These results can be interpreted in relation to a stereotypical understanding or the traits of men and women. When analysing the results of the highly diversified companies they can be explain using the trait of adaptability and being risk averse (Cadsby & Maynes, 2007, Daruvala, 2007). As the market leading up to the financial crisis changed rapidly and new opportunities arose were companies that were willing to adapt their business model to these changes were also able to harvest new opportunities. Hereby they could increase their earnings rapidly and produce above average EBIT results in 2007. When the crisis started in the mid 2008 the ability to adapt to changes in the business environment again became a competitive parameter. Businesses could use the trait of adaptability and use it in dampening the impact of the rapid decrease of trade on the global market place. At the same time have more gender diverse companies have been accepting less risk in their financial transaction and thereby experienced fewer losses. Companies that was receptive to changes in the market could thereby react effective and utilise opportunities before their competitors. The same companies were also able to use their knowledge to assess the risks that they were exposed to more efficiently and take action in time to reduce their loses when the market changed. The combination of being adaptable and risk averse help companies that are willing to embrace these characteristics, as they become highly competitive and able to react to changes in the marketplace.

Like the feminine traits can explain the results of the highly diversified companies (during the financial crisis) the same approach can be used in understanding the results of the low diversified companies. Male stereotypical behaviour prescribes that men are more likely to demonstrate traits that are associated with informalism and paternalism which in-turn create more rigid forms of organisations (Maddock & Parkin, 1993). This means that male dominated companies would be slower to react to changes in the environment, and they will be less likely to have connections with more distant stakeholders. A strong connection to a mentor can reaffirm that changes in the market should not be taken notice of because the mentor himself does not understand the significance of the change. The changes in EBIT among the low diversified companies are inline with this perspective as they missed the opportunities that arise in the market and were slower to adopt their business model resulting in lower than average performance.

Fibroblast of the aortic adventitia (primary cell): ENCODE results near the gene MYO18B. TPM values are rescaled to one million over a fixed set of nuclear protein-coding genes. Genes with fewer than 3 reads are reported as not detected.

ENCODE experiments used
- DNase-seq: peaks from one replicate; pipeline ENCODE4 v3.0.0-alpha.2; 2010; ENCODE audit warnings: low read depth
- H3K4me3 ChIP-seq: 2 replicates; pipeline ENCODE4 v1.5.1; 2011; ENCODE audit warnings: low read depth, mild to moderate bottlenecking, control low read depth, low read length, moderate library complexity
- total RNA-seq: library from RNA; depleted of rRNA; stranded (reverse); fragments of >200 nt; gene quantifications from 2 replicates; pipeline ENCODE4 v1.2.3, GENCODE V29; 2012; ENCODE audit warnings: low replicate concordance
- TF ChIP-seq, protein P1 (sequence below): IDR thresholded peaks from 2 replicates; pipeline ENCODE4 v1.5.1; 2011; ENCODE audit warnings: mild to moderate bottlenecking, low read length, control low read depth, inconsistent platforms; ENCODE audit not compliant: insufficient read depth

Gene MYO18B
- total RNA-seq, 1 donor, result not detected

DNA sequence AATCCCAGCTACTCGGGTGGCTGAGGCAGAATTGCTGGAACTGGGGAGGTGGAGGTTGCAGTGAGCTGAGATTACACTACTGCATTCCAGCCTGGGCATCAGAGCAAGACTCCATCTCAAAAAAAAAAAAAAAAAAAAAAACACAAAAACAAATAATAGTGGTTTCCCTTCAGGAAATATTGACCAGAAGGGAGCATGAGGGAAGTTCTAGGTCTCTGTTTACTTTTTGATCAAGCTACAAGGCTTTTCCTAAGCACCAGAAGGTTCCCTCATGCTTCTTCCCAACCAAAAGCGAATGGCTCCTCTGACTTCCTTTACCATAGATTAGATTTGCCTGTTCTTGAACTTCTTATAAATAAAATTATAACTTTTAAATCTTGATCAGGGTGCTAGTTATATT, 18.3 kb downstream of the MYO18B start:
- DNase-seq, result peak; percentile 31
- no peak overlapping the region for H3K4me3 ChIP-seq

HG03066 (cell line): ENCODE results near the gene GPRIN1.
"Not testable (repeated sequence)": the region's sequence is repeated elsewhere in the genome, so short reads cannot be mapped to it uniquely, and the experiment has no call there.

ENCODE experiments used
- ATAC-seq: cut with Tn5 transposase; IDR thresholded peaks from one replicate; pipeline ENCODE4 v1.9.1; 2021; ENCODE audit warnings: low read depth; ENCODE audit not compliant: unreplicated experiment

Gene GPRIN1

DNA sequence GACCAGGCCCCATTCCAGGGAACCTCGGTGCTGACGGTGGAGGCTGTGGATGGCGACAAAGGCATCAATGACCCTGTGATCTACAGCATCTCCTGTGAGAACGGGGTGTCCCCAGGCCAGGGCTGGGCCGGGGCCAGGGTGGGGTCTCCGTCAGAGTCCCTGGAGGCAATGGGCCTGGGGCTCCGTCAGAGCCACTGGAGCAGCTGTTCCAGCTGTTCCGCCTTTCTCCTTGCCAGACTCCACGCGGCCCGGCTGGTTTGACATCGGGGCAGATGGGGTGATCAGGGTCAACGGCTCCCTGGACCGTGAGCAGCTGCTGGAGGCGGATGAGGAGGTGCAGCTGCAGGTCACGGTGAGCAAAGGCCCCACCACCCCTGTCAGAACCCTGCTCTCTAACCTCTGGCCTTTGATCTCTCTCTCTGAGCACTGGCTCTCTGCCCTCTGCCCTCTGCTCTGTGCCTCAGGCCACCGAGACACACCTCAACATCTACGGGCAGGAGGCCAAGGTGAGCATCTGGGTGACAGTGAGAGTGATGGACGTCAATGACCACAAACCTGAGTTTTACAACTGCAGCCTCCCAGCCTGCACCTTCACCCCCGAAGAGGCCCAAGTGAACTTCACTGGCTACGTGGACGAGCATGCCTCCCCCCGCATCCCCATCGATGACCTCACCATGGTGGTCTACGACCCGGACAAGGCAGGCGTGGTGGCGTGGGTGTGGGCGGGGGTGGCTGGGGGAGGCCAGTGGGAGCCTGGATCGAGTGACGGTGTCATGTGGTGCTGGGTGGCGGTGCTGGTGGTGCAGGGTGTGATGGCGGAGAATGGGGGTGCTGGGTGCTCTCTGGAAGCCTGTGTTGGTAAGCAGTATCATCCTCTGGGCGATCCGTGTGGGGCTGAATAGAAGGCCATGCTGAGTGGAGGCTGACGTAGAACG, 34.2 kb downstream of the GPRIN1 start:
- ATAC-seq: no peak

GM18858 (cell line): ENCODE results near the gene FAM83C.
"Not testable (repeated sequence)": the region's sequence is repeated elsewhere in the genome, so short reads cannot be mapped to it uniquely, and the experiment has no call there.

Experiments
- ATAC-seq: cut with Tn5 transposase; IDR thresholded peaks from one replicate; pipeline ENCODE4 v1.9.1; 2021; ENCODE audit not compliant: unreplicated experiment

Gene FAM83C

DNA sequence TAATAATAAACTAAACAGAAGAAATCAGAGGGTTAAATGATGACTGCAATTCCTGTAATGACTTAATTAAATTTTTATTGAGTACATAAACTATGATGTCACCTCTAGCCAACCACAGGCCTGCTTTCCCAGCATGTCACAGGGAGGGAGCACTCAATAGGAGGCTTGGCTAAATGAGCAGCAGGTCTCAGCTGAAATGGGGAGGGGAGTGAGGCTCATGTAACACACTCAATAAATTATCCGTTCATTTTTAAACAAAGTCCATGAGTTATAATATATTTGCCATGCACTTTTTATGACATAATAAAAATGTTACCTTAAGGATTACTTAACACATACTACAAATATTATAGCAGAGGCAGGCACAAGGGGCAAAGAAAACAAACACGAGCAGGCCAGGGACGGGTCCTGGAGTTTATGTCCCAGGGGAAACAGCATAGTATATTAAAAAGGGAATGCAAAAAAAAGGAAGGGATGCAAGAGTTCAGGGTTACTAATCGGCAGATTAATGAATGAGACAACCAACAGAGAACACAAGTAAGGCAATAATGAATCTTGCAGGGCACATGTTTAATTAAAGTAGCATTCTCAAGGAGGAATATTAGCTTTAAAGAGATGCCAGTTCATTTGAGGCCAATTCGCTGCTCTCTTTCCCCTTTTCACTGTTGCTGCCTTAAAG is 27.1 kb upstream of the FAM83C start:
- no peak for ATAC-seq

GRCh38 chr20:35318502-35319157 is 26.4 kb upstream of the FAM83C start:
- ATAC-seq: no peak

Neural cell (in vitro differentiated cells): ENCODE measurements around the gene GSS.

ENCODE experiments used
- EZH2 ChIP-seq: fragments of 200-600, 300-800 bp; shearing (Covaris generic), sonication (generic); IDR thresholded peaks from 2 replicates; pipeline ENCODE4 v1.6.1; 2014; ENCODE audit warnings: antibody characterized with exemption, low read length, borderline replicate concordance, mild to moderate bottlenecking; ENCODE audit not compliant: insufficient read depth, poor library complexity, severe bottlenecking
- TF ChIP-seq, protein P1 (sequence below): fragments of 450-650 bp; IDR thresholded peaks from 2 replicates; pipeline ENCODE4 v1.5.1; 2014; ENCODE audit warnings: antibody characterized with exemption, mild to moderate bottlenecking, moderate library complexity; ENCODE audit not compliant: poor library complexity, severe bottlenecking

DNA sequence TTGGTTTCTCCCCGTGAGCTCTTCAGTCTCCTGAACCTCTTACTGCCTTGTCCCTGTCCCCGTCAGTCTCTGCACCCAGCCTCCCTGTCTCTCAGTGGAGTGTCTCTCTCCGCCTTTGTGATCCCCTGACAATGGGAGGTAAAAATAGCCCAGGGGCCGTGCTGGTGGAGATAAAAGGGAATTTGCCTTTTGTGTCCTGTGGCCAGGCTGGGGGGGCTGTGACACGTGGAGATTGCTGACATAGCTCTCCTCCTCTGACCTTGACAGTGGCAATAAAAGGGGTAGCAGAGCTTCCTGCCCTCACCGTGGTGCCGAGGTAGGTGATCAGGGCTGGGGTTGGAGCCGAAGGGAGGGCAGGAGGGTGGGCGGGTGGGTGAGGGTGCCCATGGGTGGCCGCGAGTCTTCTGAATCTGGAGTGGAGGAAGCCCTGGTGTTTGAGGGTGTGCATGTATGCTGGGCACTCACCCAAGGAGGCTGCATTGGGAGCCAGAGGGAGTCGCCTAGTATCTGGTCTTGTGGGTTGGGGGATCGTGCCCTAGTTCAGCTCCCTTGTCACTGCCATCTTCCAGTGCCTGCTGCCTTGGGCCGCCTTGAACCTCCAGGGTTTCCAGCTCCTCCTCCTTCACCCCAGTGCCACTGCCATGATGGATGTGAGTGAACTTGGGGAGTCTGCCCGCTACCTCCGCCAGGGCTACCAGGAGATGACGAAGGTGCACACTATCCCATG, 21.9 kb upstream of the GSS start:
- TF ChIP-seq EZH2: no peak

Gender arguments can also be used to explain the changes in EPS. Companies that have a higher proportion of women have fewer tendencies to focus on shareholders as the only stakeholder than male dominated boards and top management. Women will be more likely to incorporate more distant stakeholder into the business decision process because of the trait of being collective thinking. This trait favours the company overall survival and wellbeing rather than keeping one stakeholder content, e.g. shareholder. Collective thinking favour long-term sustainability of the corporation rather than dealing with the immediate crisis and relying on keeping the shareholders content. In highly diversified companies shareholders are being cared for when earnings are high, but when the crisis hits the focus is on the company and its long-term survival and the EPS is reduced dramatically. Keeping in mind that the EBIT was considerable higher among highly diversified companies the results can be interpreted as these companies less diversified organisations are consolidating and focusing on retaining enough liquidity to maintain the level of EPS. In times where businesses have to change in order to maintain profitability the masculine trait of entrepreneurialism becomes valuable. Being able and willing to take risk is what traditionally have been the characteristics that have differentiated companies and the same applies here. However, the situation that companies is facing can be made worse if management and board is unable to evaluate the risk that they are taking and more or less guessing what the future will bring. This could be an ok situation if everybody did the same and nobody had a clear advantage thereby creating a situation where there was no clear advantage to anyone. However, a higher degree of stakeholder engagement will facilitate an improvement in quality decision-making and thereby an improved risk calculation. This means that companies that are able to display feminine traits have a clear advantage compared to companies who have to rely on their ability to guess and take risks, which might or might not pay off.


One thought on “Are women in senior management and board position positively associated with higher than average economic performance?

  1. Pingback: It’s all about what you do – from gender equality to strategic benefits « SRI Portfolio Management